Massie Trial

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The Massie Trial, for what was known as the Massie Affair, was a 1932 criminal trial that took place in Honolulu, Hawaii Territory. Socialite Grace Fortescue, along with several accomplices, was charged with murder in the death of well-known local prizefighter Joseph Kahahawai. Fortescue was the mother of Thalia Massie, who had brought charges that Kahahawai was one of a group of men who had raped her.


Massie family[edit]

Grace Hubbard Fortescue, née Grace Hubbard Bell, was the granddaughter of Gardiner Greene Hubbard, the first president of the National Geographic Society. Her father, Charles James Bell, was first cousin of inventor Alexander Graham Bell. Her marriage to Major Roland Granville "Rolly" Fortescue, an out-of-wedlock[1] son of Robert Barnwell Roosevelt, did not leave her as financially successful as she would have wished, but she nevertheless kept up appearances and raised her daughter, Thalia, with an American upper class lifestyle.

Grace Thalia Fortescue married Lieutenant Thomas Massie, a rising United States Navy officer. In 1930, Massie arrived at Pearl Harbor, where Thalia considered herself "above" the rest of the officers' wives and soon became an outcast. The marriage, apparently not terribly successful to start with, degenerated into heavy drinking and public fights. Thalia had a second miscarriage shortly prior to the incident, and was "on probation" with her husband, who wrote an informal set of conditions under which he would continue the marriage.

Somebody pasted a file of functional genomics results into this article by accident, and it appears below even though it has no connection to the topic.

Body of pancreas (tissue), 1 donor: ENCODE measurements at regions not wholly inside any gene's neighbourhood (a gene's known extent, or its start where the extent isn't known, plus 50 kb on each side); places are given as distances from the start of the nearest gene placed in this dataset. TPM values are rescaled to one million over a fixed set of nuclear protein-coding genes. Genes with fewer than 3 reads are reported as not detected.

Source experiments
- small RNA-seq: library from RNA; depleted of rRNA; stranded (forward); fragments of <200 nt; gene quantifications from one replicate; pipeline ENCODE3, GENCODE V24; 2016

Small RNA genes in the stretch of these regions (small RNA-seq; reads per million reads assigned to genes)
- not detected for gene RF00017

Honolulu Police[edit]

In 1931, the Honolulu police force was bitterly split between two factions: the McIntosh faction, led by Captain Nelson McIntosh, which consisted mostly of white officers; and the Hao faction, led by Deputy Sheriff David Hao, which consisted mostly of police officers of Hawaiian heritage. Both factions had political backing – McIntosh was the choice of Hawaii's business elite, while Hao had the backing of still politically powerful Hawaiian royalty. McIntosh was regarded as a racist by indigenous Hawaiians, while Hao's faction was considered corrupt by McIntosh's faction. Patrick K. Gleason, the sheriff of Honolulu, tried to keep peace within his department as he needed the votes of both factions to win re-election.

Things got particularly heated in August 1931, when Hao was forced into retirement. While the retirement itself was not finalized, McIntosh temporarily took over his position, with all of the detectives formally reporting to him. However, as McIntosh was hostile to detectives from Hao's faction, Sheriff Gleason would give some of them direct assignments, thus retaining the parallel command structure.

The accused[edit]

Two of the accused – Joseph Kahahawai and Ben Ahakuelo – were well known local sportsmen. Kahahawai was a boxer, and Ahakuelo both participated in boxing and played in semi-professional football leagues.

Events of September 12–13, 1931[edit]